One week after the midterm elections, the president called on federal regulators to protect a free and open Internet by reclassifying the Internet as a utility, arguing that it has become an essential part of people’s daily lives. Utility companies (water, electricity, etc.) provide these services to consumers, but they cannot tell their customers how to use it.
This opens the door for net neutrality rules that would prevent Internet service providers from limiting bandwidth on certain websites and services that challenge the business interests of these companies or from picking winners and losers in the market by setting up paid prioritization services.
In an op-ed in Wired, Wheeler said that he embraces this step and is “proposing that the FCC use its Title II authority to implement and enforce open internet protections.”
“Originally, I believed that the FCC could assure internet openness through a determination of “commercial reasonableness” under Section 706 of the Telecommunications Act of 1996,” Wheeler writes. “While a recent court decision seemed to draw a roadmap for using this approach, I became concerned that this relatively new concept might, down the road, be interpreted to mean what is reasonable for commercial interests, not consumers.”
The “commercial reasonableness” Wheeler mentions would have allowed ISPs to create a limited two-tier system with some paid prioritization, a policy change that entered the mainstream when John Oliver blasted it in June on his HBO show, Last Week Tonight. What Oliver did not discuss in his show, however, is that previous efforts by the FCC to implement strict net neutrality rules were thrown out in federal court.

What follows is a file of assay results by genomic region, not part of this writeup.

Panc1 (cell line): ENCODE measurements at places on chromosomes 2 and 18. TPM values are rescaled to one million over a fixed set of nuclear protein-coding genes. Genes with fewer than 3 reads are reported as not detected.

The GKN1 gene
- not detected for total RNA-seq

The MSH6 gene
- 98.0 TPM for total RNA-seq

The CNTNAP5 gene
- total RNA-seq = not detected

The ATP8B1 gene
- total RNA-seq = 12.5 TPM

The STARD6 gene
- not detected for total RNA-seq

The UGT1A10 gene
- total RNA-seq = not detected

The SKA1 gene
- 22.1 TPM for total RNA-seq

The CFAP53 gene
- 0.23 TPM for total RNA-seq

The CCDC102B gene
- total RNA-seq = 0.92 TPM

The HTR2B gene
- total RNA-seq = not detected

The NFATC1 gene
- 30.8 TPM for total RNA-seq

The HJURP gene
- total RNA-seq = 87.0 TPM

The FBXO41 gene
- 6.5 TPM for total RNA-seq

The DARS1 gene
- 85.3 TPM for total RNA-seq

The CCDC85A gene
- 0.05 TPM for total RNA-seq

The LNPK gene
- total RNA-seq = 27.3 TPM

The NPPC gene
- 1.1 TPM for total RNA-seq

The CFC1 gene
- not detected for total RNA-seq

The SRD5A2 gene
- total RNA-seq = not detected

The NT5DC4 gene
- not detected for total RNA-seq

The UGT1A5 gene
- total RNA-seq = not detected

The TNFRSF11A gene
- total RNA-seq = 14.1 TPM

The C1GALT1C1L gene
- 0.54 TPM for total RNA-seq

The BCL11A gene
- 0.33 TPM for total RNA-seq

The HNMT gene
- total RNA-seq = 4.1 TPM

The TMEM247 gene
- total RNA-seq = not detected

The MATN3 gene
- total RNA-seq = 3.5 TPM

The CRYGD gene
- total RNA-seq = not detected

Now, however, Wheeler sees an opening to implement net neutrality rules that can survive judicial scrutiny.
Advocates of the government enforcing net neutrality are praising the decision. However, some Republicans and people who believe it is the market’s job to ensure net neutrality are not happy about Wheeler’s announcement.
“It is a power grab for the federal government by the chairman of a supposedly independent agency who finally succumbed to the bully tactics of political activists and the president himself,” U.S. Senator John Thune (R-S.D.) said in a statement. Thune is chair of the upper chamber’s Commerce Committee.
Thune, along with other critics of government-enforced net neutrality, say such regulations will “make the Internet more rigid and less innovative.”
To be clear, net neutrality is the principle that the Internet should be free and open. That’s it. It is the belief that people should be able to access and share information online without interference from a third party — whether that be the government or corporations.
As previously reported on IVN, a majority of people support net neutrality — Republicans, Democrats, independents, people young and old. Where the division lies is who is ultimately responsible for ensuring the Internet remains free and open.@tomwheelerfccMy proposal assures the rights of internet users to go where they want, when they want.
Some people believe net neutrality should be enforced by the government; the federal government should implement net neutrality rules and then get out of the way. Other people, however, believe the market should protect net neutrality because bureaucracy gets in the way of innovation and it will open the door for additional regulations from the government that go beyond protecting a free and open Internet.
These supporters of net neutrality believe consumers will hold ISPs accountable so that they do not throttle bandwidth speeds or censor content. If consumers don’t approve of an ISP, the company will lose business to competitors.
The FCC is composed of 5 commissioners, 2 Republicans and 3 Democrats. The vote on the new rules is expected to fall along party lines, with both Republicans voting against it and the Democratic majority voting in favor. The FCC is scheduled to vote on the new rules on February 26.